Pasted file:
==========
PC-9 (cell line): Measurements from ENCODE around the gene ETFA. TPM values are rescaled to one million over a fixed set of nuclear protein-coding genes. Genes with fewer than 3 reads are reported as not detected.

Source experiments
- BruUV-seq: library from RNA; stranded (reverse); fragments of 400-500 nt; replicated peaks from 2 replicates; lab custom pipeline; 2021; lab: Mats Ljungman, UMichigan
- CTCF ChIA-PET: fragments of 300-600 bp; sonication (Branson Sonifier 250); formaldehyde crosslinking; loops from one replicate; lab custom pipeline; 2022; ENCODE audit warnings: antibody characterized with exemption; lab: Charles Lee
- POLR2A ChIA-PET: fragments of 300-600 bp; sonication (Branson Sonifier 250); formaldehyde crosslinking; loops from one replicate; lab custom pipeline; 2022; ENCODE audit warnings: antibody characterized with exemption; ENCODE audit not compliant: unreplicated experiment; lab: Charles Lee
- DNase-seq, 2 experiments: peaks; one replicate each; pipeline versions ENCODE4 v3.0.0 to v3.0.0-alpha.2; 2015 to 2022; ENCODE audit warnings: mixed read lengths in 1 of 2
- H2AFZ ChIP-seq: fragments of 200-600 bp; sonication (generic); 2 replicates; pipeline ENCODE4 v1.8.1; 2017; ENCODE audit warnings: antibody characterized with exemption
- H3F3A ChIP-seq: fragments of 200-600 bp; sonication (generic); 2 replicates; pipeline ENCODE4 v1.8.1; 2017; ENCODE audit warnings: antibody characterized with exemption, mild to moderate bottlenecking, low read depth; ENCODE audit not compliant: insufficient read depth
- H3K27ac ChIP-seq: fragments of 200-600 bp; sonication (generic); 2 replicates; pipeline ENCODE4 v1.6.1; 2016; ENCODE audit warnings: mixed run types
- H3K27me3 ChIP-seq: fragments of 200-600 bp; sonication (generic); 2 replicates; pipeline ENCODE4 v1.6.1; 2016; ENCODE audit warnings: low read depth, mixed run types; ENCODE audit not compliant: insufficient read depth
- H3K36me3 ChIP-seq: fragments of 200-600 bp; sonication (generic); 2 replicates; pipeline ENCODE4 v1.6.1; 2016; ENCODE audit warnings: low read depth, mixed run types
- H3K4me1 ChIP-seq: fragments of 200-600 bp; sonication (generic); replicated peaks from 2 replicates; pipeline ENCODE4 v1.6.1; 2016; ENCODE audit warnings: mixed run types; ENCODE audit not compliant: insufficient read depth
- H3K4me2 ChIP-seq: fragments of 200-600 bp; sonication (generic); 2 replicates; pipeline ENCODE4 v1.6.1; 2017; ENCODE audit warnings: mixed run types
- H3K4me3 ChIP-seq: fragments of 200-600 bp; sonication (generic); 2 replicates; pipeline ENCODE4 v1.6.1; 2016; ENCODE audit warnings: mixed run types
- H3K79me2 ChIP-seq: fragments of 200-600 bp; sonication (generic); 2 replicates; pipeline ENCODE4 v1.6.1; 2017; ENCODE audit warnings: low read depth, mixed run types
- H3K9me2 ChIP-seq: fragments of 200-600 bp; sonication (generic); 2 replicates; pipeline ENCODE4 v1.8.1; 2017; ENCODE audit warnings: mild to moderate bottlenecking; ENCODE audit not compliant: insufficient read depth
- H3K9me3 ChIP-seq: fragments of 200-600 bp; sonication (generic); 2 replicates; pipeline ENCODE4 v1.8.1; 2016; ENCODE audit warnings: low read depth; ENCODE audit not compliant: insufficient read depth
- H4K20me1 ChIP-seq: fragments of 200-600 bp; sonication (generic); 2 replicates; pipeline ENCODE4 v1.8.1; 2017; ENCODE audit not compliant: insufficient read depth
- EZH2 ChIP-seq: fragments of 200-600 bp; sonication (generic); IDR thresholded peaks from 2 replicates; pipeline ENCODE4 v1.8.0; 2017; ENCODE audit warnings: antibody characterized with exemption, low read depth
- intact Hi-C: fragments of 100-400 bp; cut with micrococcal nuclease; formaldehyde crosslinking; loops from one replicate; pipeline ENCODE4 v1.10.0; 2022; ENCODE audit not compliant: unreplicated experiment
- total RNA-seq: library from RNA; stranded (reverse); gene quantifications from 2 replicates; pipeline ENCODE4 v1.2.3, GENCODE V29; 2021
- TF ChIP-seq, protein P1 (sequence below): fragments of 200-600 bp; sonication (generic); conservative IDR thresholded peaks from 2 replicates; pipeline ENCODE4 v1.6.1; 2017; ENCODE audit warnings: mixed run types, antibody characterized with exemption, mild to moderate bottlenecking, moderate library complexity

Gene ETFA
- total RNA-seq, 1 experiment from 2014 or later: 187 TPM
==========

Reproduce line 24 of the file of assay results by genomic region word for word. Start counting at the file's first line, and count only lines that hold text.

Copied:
- total RNA-seq, 1 experiment from 2014 or later: 187 TPM